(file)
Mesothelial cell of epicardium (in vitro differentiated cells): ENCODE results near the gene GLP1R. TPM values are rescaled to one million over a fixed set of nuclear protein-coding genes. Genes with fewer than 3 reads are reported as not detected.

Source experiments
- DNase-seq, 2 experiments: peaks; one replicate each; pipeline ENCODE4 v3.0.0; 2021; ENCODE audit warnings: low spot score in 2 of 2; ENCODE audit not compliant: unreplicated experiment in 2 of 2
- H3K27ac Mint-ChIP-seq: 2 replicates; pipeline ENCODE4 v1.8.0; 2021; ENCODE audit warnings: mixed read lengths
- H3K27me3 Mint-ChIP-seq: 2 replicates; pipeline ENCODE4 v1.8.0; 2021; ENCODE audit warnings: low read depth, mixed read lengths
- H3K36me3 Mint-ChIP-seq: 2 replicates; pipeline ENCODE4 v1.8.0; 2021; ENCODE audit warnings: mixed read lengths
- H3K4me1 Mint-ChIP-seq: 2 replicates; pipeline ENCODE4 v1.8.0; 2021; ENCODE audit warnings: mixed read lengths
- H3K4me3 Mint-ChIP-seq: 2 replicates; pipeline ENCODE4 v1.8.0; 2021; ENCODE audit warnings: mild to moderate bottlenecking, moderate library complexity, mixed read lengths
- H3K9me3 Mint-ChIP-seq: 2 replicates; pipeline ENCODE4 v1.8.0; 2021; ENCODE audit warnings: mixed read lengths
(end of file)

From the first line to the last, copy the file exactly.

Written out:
Mesothelial cell of epicardium (in vitro differentiated cells): ENCODE results near the gene GLP1R. TPM values are rescaled to one million over a fixed set of nuclear protein-coding genes. Genes with fewer than 3 reads are reported as not detected.

Source experiments
- DNase-seq, 2 experiments: peaks; one replicate each; pipeline ENCODE4 v3.0.0; 2021; ENCODE audit warnings: low spot score in 2 of 2; ENCODE audit not compliant: unreplicated experiment in 2 of 2
- H3K27ac Mint-ChIP-seq: 2 replicates; pipeline ENCODE4 v1.8.0; 2021; ENCODE audit warnings: mixed read lengths
- H3K27me3 Mint-ChIP-seq: 2 replicates; pipeline ENCODE4 v1.8.0; 2021; ENCODE audit warnings: low read depth, mixed read lengths
- H3K36me3 Mint-ChIP-seq: 2 replicates; pipeline ENCODE4 v1.8.0; 2021; ENCODE audit warnings: mixed read lengths
- H3K4me1 Mint-ChIP-seq: 2 replicates; pipeline ENCODE4 v1.8.0; 2021; ENCODE audit warnings: mixed read lengths
- H3K4me3 Mint-ChIP-seq: 2 replicates; pipeline ENCODE4 v1.8.0; 2021; ENCODE audit warnings: mild to moderate bottlenecking, moderate library complexity, mixed read lengths
- H3K9me3 Mint-ChIP-seq: 2 replicates; pipeline ENCODE4 v1.8.0; 2021; ENCODE audit warnings: mixed read lengths